Puppies will chew on whatever they can find. Every dog owner has lost at least one treasured possession to a chew-happy dog. Whether it’s your favorite pair of shoes, your new studio headphones, or your old baseball cap, dogs seem to have a natural sense for finding the things you least want them to eat. Dealing with chewing is critical for a few reasons — it helps keep the dog safe and it protects your things, for example — and is relatively straightforward. Why Dogs Chew Dogs chew for many reasons. Some chew to get rid of extra energy. Some chew because it’s fun. And others chew just because they’re exploring the world around them. Destructive chewing is slightly different. Destructive chewing comes from stress, boredom, fear, a lack of education, or attention-seeking. Most chewing has to do with a lack of exercise and an owner forgetting to teach dogs that there are appropriate and inappropriate chew items.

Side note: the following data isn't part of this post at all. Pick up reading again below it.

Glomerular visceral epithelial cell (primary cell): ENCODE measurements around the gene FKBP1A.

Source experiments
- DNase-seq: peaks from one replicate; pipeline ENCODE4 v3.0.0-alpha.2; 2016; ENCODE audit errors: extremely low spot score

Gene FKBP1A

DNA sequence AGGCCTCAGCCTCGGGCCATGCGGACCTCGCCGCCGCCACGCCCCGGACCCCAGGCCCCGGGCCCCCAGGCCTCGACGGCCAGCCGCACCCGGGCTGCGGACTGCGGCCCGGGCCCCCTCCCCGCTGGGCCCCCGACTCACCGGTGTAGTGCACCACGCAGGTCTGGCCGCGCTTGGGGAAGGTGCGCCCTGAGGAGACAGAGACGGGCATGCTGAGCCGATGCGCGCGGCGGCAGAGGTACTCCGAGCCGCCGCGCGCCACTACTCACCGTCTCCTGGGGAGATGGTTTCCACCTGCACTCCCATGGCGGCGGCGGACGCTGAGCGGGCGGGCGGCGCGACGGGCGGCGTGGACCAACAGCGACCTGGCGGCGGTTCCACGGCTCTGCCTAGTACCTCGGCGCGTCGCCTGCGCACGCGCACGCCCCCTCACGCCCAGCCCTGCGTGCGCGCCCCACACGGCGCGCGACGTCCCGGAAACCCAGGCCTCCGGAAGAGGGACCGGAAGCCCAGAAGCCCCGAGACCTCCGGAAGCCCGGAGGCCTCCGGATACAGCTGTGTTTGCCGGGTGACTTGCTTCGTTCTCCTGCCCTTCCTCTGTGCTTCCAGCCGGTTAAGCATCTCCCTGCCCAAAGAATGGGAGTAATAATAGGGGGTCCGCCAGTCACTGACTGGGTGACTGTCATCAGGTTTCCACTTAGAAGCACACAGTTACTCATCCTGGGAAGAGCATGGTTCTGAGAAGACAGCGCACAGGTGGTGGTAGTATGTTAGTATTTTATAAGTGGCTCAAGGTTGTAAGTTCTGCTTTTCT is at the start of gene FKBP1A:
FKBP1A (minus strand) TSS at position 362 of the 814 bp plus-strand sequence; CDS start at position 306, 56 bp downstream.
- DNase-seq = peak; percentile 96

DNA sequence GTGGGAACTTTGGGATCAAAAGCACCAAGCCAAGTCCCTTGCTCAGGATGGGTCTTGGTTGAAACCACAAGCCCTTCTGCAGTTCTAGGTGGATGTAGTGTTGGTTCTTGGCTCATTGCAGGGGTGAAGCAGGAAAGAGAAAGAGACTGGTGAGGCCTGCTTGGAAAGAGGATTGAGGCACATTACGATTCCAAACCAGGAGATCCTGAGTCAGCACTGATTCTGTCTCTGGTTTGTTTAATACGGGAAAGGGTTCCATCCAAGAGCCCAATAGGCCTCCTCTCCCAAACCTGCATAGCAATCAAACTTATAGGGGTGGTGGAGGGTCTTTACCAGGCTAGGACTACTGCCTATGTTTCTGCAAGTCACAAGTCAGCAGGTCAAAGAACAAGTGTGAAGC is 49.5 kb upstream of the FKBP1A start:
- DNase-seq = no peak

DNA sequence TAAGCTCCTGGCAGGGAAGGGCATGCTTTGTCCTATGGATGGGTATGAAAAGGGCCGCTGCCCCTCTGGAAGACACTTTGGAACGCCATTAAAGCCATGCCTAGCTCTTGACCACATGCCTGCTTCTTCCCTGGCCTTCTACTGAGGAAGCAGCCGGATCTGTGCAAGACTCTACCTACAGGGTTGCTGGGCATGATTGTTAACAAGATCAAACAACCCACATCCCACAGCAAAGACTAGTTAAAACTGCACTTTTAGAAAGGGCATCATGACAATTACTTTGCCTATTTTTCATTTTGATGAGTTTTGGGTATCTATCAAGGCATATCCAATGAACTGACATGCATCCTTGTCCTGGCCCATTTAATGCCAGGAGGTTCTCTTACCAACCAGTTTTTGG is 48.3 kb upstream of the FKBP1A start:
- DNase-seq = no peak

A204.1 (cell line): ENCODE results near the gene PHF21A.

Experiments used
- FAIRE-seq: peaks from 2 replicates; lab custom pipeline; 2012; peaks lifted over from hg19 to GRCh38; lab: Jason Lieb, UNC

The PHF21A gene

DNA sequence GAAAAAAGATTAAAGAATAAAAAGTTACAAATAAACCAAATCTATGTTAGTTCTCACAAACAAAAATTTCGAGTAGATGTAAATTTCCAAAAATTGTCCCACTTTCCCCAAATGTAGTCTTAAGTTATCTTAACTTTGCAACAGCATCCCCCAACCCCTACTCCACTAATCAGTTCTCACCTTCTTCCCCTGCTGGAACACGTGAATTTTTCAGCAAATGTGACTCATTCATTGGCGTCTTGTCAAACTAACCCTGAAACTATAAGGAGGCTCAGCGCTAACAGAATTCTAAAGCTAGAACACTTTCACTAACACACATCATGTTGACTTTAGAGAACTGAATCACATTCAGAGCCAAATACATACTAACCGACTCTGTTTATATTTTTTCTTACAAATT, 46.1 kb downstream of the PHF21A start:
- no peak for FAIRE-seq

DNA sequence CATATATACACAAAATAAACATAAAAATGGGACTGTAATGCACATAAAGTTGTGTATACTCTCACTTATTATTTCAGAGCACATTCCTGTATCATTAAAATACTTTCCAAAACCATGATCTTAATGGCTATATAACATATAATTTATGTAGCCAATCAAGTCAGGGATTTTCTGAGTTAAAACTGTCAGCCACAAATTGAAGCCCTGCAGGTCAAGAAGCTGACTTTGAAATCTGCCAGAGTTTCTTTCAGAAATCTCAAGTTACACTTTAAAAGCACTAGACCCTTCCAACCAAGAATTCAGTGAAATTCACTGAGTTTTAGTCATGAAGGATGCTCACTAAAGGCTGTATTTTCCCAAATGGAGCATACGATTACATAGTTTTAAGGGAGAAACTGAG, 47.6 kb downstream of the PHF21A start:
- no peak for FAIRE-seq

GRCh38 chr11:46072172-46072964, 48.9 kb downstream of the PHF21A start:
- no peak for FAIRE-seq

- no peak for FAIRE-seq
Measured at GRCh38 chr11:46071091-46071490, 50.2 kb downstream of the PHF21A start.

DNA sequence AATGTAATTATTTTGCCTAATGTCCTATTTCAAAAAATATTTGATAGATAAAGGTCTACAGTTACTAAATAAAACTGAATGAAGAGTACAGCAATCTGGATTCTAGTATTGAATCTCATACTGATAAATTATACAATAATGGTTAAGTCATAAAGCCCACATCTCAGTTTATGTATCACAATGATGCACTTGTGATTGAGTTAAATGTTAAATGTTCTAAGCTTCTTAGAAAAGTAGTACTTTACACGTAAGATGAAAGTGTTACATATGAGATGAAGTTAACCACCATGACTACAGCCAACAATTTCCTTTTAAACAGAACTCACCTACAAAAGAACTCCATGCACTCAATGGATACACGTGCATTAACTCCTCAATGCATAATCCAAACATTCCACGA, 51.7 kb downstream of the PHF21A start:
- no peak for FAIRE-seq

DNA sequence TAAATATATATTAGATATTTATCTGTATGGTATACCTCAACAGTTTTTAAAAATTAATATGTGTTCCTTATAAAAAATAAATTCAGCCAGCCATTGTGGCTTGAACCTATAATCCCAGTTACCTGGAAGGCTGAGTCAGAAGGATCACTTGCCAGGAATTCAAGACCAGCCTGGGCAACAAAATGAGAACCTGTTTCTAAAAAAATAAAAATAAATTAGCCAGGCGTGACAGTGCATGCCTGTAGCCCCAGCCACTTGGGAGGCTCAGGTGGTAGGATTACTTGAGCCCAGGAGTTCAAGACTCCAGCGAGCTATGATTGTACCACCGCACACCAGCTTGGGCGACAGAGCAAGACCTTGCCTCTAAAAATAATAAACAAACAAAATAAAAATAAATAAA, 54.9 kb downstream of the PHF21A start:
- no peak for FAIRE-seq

A Kong toy is an acceptable and durable chew toy. Photo: cc OakleyOriginals Fixing a chewing problem is easy. First, remove any unwanted chew items from the environment. If your dog’s toys are on the floor and so are your shoes, how’s the dog supposed to know which is fair game? Next, supervise your dog at all times. If you catch your dog chewing on something he’s not supposed to have, take it away and replace it with an appropriate chew toy. Note that the replacement part of this process is the most important; you’re teaching your dog which items are appropriate for chewing and which are not. It’s also worth noting that dogs, especially puppies, need lots of exercise. Often changing your schedule to allow for 45 minutes of running and playing can singlehandedly solve a chewing problem, as the dog won’t need to resort to chewing to burn off the excess energy. In summary, give your dog plenty of exercise and redirect his bad chewing onto the right items. If you do this consistently, he’ll quickly overcome his chewing problem and stop ruining your things.